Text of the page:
One thing he did differently the last time he emerged from rehab in 2014 was this: He lived a humble, thrifty life for almost a year instead of rushing back to work, where stressors would have triggered him to relapse.
He also practised honesty, which was put to the test when he met the woman he would marry. The first month after he asked her out was difficult. “I couldn’t tell (her all) I was going through the first day we met,” he says.
“If you tell any girl you’re a drug addict, they’ll run very far. If you tell the person you’re a divorcee, a bankrupt, you can’t even see (how far they run) with binoculars.”
It took a month before Koh slowly opened up to her about his past. She did not dash for the exit, and they now have two children.
He was working in sales for a food company when the National Council of Social Service’s peer support specialist programme and the role in Nams came up.
In 2017, he grabbed the opportunity to make the switch. Sufian did the same early last year after he had worked for nine years for the voluntary welfare organisation that ran the halfway house where he once stayed.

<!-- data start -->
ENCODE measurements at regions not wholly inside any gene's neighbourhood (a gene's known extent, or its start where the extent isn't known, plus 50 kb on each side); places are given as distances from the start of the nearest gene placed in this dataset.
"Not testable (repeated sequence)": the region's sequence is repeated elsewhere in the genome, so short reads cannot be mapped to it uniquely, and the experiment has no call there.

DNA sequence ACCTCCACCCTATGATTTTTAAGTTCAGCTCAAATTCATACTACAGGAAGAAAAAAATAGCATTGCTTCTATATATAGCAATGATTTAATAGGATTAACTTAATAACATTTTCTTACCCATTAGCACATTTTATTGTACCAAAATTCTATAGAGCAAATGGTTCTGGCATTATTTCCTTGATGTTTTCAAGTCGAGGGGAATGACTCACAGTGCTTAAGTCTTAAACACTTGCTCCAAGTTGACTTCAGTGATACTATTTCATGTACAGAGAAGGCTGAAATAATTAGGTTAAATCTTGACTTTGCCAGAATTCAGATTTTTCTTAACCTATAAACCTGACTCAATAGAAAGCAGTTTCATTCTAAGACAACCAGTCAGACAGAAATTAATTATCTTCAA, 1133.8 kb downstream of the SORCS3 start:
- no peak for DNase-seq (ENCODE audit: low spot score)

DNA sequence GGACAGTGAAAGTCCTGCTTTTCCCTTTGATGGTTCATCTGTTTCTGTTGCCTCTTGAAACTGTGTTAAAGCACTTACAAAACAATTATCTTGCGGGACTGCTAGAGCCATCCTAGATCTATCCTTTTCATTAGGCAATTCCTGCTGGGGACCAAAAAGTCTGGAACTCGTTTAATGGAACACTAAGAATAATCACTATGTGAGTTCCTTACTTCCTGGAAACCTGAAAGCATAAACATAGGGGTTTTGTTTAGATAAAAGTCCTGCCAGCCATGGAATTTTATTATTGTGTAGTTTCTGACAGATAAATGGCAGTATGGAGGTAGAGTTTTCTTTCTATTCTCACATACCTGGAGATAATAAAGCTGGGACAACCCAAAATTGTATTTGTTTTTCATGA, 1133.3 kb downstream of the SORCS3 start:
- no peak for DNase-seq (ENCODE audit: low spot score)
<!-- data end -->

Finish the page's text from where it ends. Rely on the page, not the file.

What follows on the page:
Besides fatherhood — Sufian has five children aged four to 18 — both men are pursuing their interests. Koh is doing a master’s degree in counselling, while Sufian, who has a diploma in social service, runs an external support group with ex-colleagues on weekends for people with addiction and their family members.
His journey has been made possible in part by a society that is more open to second chances, believes Sufian. “In the past, it was harder for (the community) to accept people like us, but nowadays Singaporeans are quite open,” he said. “I really grab (this opportunity) — I treasure it.
“So far, (my journey) has really hurt, but there’s no regret in me because it makes me who I am now.”
Listen to how Mohammad Sufian Mohd Noor and Thomas Koh build rapport with persons in recovery on Heavy Duty here. This CNA podcast series is about people whose jobs deal with the dark side of human nature, and life lessons they have learnt. New episodes on Friday.